Bad drama, bad horror, mediocre TV but some good TV too

Adapted from Isabel Allende’s novel, HOUSE OF THE SPIRITS (1993) was one TYG watched but I just used as a talking lamp and never felt I missed anything. The three-generation story of family and politics in Chile didn’t seem to catch fire despite a cast that includes Antonio Banderas, Winona Ryder, Jeremy Irons, Glenn Close, and Meryl Streep.

VIVARIUM (2020) starts well as a creepy realtor shows a couple what he assures them is their forever home in a new development — and it turns out he’s right, because no matter which way they drive, they end up back at the same house. Unfortunately the weirdness takes second place to becoming foster parents of the Kid From Hell, and it became less interesting and as meaningless as Aronofsky’s Mother. Jesse Eisenberg as one half the couple isn’t as annoying as he was in Dawn of Justice but I’m still not impressed. “Silly mother — you are home.”

I watched the first episode of Netflix’ urban fantasy WARRIOR NUN (based on a comic of the same name) but unlike several of my friends, felt no need to watch any further. A Buffy variant, the opening episode has quadriplegic Ava (Alba Baptista) dying, then coming back to life fully abled due to having a chunk of the magic element divinium embedded in her, thereby making her the latest Slayer (so to speak). Part of my problem was that it felt really slow (too much Origin and not enough action). A bigger problem is that other than one scene where Ava’s dancing on the beach and glorying in being able to move, her backstory doesn’t seem to matter — Ava’s your standard-issue snarky, pop-culture referencing teen hero and not as interesting a one as Buffy or Dead Like Me‘s George. “What if I told you the forces of evil are real?”

On the plus side, I wrapped up Apple TV’s DOLLLFACE (on Hulu) and thoroughly enjoyed it. Kat Dennings (best known to me as Jane Foster’s sidekick in Thor) plays Jules, whose boyfriend has been her entire world the past five years, but he just dumped her for someone else. On the advice of an old cat lady (literally, she has a cat head) Jules tries to reconnect with her former besties, perfect Madison, sexy Stella and neurotic Izzy. What follows is whimsical and oddball (Ally McBeal was a big influence) but also frequently funny and with some great lines —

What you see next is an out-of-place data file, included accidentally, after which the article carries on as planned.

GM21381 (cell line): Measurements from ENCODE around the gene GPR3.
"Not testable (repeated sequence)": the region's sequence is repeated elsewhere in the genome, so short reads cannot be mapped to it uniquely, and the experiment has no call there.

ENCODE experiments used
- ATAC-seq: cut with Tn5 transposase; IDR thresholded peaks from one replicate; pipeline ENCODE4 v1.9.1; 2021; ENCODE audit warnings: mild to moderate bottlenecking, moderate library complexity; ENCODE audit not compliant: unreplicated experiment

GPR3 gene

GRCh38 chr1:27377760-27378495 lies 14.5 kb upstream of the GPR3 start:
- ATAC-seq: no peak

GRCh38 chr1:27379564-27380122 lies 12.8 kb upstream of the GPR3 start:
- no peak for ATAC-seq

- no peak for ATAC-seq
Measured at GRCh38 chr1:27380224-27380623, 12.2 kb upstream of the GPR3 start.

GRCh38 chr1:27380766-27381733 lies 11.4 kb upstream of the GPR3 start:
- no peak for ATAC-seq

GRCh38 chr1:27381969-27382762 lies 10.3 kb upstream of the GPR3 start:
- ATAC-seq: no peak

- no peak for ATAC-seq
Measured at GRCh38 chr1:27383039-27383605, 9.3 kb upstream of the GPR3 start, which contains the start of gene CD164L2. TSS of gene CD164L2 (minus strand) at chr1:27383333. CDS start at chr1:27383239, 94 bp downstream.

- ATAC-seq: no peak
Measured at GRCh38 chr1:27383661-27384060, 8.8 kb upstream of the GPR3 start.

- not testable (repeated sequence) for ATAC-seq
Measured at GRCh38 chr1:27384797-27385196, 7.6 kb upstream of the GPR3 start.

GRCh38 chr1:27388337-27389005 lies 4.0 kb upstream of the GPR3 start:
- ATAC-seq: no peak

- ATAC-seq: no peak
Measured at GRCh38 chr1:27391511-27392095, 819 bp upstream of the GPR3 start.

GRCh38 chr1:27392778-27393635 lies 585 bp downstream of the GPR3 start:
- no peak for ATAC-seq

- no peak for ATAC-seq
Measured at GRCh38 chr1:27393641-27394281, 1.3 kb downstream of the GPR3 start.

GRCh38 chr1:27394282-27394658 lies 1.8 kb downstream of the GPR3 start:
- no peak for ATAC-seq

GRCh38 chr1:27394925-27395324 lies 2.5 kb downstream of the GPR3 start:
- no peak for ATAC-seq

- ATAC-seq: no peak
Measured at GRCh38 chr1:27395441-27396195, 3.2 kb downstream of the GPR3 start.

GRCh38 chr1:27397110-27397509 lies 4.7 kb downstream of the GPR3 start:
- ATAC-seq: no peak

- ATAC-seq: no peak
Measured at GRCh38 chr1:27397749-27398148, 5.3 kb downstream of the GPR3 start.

“Every experience is a birth. Except birth.”

“Thank you for bringing your dope goddess energy into this space.”

“The answers were inside you all along … sorry, that only works if you really do have the answer.”

The focus of the show is the women and their friendship, so I was glad that’s what became the heart of the final arc: Jules discovers Madison’s supposedly divorced older boyfriend is her boss’s non-divorced husband, so how does she tell Madison? And what happens when it looks like Jules is blowing her buddies off for a man again? It’s a shame S2 has been kicked back to 2021 like so many other shows. “Maybe we should navigate by the stars — I’m an Aquarius, if that helps.”

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1 Comment

Filed under Movies, TV

One response to “Bad drama, bad horror, mediocre TV but some good TV too

  1. Pingback: Monster hunters, murder solvers and heroic swordsmen: books read | Fraser Sherman's Blog

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